Debt funds can offer better return

Written on Saturday, November 14, 2015
By Kumar Pushpraj

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Debt funds are schemes investing largely in range of debt and fixed-income securities of different maturities and credit quality. Investment gurus have always recommended inclusion of fixed income products in your portfolio. This recommendation is basically to cushion your equity portfolio with debt funds, so that when equity market is volatile, your debt portion will continue to offer you a decent return. However, that doesn’t mean you should not be investing in equity funds.

You would find a lot of comparisons being laid out whether you should invest in debt funds or go for equity as a favorable option. But trust me there is never a debt v/s equity thing, if I have to answer it, I would say invest in both. Volatile market is always a matter of concern for retail investors but if you have a balanced portfolio with the right mix of equity and debt, you have not much to worry.

 

Recommended debt investments

 

Fixed Maturity Plans (FMPs): These are closed ended debt schemes with a fixed maturity date and they invest in debt & money market instruments maturing on or before the date of the maturity of the scheme. These securities are redeemed at the end of the FMP term. While such plans offer several advantages, the tax benefits stand out. Irrespective of the holding period, FMPs generate better post-tax yield.

 

Though the FMPs are relatively less risky, investors should not treat these as dream products that offer high return with zero risk. While the structure eliminates interest rate and reinvestment risk, the credit risk (or the default risk) still exists.

 

Monthly Income Plans (MIPs): They are mutual fund schemes investing a major portion in debt instruments. MIPs provide monthly income to investors, but the periodicity depends upon the option you choose, which may be monthly, quarterly, half yearly or annual. As a balanced investment avenue they invest a minor portion of their portfolio (around 15-25%) in equities and rest in debt and money market instruments.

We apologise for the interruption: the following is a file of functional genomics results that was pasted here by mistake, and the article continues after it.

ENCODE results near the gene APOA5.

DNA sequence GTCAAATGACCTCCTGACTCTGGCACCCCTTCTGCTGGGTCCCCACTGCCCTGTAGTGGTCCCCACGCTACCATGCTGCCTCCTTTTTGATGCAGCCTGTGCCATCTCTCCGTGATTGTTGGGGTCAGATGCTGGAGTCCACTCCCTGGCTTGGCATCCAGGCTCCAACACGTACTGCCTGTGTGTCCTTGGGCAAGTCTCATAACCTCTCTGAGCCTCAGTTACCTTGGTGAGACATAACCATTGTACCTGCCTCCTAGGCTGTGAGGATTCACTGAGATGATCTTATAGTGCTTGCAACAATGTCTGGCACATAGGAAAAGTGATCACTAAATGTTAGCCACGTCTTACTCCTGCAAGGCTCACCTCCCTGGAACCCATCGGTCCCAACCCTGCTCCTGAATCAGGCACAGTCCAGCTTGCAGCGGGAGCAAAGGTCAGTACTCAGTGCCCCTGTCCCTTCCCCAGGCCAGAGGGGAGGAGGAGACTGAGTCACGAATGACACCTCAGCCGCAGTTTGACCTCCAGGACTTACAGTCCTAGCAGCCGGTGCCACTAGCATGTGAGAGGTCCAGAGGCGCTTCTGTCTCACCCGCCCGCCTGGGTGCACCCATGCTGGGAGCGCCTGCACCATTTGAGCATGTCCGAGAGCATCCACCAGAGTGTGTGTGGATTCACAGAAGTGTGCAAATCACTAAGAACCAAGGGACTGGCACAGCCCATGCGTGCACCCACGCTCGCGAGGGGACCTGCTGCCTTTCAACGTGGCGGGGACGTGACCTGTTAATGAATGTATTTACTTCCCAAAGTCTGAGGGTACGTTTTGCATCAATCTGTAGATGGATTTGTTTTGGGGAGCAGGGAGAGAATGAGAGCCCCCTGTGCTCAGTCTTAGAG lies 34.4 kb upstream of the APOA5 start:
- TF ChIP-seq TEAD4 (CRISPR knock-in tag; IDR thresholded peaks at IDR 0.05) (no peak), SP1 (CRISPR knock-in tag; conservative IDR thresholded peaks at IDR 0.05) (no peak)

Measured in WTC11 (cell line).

In terms of risk-return profile, MIPs fit-in nicely between a bond fund and a balanced fund. MIPs have the advantage of choosing among sovereign, corporate and money market instruments, while the flexibility to invest a minor portion of the portfolio in equity provides a booster to the portfolio returns. On the taxation front they are treated as debt funds.  

 

Ultra Short Term Funds: Ultra short-term mutual fund schemes are designed to offer investors an opportunity to earn returns by investing in money market securities. These investments are either made on an overnight basis, ten days or a month. There is a huge organized market of lenders where money is borrowed and lent for periods as short as one day, 14 days, 30 days and 3 months. These funds are commonly categorized as liquid funds, cash management funds and treasury funds. Investment in such markets can be preferred as they have a low risk profile and offer high liquidity to investors. Liquid Plus funds have no entry and exit loads in most cases.

 

Capital Protection Oriented Funds (CPOF): These funds prove to be beneficial for the category of investors who are not comfortable with taking interest rate risk and market volatility. While this fund class is ideal for preserving capital during a downturn but it does not help much in creating wealth for investors. Capital-protection-oriented MF allows risk-averse investors to gain some exposure to equity market. In few developed countries, investment in CPOF come loaded with capital guarantee by means of some positive participation. But in India, these funds are closed-ended and they offer capital protection, without a guarantee.

 

Any usual CPOF will park a small proportion of the pool in equities, while a major portion (say about 80%) will be invested in debt and money-market instruments. By allotting a portion to equities, the fund tends to participate in the upside during growth time and offers downside defense in a bearish market. These funds do not vary much in structure. Debt part will be kept up with commercial papers and non-convertible debentures offering good yield.

 

 

 

#Mutual Fund investments are subject to market risk. Read scheme related documents carefully before investing. 

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